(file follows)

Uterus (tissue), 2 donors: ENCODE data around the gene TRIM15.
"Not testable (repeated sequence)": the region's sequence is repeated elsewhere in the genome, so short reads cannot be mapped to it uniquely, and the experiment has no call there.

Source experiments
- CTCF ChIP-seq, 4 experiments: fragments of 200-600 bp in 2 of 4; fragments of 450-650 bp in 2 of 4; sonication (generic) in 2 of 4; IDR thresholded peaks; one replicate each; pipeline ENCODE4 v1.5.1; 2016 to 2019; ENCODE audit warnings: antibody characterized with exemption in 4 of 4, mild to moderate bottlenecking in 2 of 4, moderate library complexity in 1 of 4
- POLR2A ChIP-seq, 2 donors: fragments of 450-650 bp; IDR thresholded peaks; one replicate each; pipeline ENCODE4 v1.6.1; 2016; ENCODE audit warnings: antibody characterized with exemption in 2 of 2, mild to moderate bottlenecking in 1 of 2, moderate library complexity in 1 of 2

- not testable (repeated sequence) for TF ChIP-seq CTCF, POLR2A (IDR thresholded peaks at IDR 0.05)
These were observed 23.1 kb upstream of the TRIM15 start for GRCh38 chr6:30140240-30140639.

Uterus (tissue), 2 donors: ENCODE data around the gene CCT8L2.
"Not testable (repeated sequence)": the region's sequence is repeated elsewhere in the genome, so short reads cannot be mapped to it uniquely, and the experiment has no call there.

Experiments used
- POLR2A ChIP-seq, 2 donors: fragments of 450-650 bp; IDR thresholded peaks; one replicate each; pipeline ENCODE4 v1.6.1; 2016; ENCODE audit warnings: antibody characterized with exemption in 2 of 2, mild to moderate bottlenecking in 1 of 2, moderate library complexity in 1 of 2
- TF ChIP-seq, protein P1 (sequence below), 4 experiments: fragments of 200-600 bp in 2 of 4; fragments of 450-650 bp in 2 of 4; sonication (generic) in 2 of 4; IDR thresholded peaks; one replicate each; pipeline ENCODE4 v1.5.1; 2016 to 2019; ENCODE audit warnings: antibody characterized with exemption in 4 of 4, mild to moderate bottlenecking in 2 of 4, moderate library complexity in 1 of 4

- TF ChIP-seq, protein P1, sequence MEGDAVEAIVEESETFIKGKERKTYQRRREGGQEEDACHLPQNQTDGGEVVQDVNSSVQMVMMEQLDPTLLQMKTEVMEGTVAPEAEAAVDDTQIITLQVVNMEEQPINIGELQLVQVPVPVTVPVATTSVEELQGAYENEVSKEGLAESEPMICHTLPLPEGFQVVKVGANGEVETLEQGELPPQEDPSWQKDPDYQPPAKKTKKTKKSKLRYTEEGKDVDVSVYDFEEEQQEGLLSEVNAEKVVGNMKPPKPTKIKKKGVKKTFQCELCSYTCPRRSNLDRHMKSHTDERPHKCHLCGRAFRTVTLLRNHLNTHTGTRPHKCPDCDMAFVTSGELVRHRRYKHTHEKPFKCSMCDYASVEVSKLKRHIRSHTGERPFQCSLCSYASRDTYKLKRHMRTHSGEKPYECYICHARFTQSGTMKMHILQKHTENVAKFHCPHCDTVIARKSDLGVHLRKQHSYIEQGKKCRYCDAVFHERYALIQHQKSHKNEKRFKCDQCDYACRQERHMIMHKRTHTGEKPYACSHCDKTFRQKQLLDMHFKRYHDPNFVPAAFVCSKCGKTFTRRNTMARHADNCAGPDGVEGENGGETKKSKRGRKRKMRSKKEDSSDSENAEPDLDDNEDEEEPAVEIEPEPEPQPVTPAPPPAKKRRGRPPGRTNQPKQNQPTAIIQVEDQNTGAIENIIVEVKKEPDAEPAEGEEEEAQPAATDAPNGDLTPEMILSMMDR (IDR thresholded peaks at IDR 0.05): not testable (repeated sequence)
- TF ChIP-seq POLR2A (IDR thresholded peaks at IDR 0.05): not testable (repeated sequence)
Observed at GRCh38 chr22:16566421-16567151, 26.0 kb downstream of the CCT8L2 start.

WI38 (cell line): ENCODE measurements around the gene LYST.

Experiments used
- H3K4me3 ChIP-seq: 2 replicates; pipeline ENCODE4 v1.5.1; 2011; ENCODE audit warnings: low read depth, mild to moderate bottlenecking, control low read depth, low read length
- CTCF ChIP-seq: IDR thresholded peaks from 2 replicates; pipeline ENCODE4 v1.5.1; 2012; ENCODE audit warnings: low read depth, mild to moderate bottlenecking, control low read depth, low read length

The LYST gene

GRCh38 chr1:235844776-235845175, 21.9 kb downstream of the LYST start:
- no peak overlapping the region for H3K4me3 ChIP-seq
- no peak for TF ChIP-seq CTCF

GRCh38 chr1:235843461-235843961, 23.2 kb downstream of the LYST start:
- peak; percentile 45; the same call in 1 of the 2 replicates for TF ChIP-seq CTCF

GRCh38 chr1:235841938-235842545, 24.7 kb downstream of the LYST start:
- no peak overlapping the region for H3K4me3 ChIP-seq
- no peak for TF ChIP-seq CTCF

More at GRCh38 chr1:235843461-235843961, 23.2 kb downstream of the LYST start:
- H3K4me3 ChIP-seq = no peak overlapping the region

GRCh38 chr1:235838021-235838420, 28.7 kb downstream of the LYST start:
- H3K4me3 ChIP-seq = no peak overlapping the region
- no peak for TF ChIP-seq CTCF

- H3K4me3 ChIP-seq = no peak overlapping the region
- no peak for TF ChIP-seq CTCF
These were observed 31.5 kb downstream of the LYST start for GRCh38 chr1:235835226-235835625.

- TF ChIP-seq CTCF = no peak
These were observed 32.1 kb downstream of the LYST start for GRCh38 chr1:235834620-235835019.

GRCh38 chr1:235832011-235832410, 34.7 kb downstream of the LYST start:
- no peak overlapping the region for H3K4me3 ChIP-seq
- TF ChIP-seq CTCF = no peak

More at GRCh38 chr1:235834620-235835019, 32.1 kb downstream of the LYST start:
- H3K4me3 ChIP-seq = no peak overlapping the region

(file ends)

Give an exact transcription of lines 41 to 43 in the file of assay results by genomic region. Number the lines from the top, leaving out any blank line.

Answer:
- TF ChIP-seq CTCF = no peak

More at GRCh38 chr1:235834620-235835019, 32.1 kb downstream of the LYST start:
- H3K4me3 ChIP-seq = no peak overlapping the region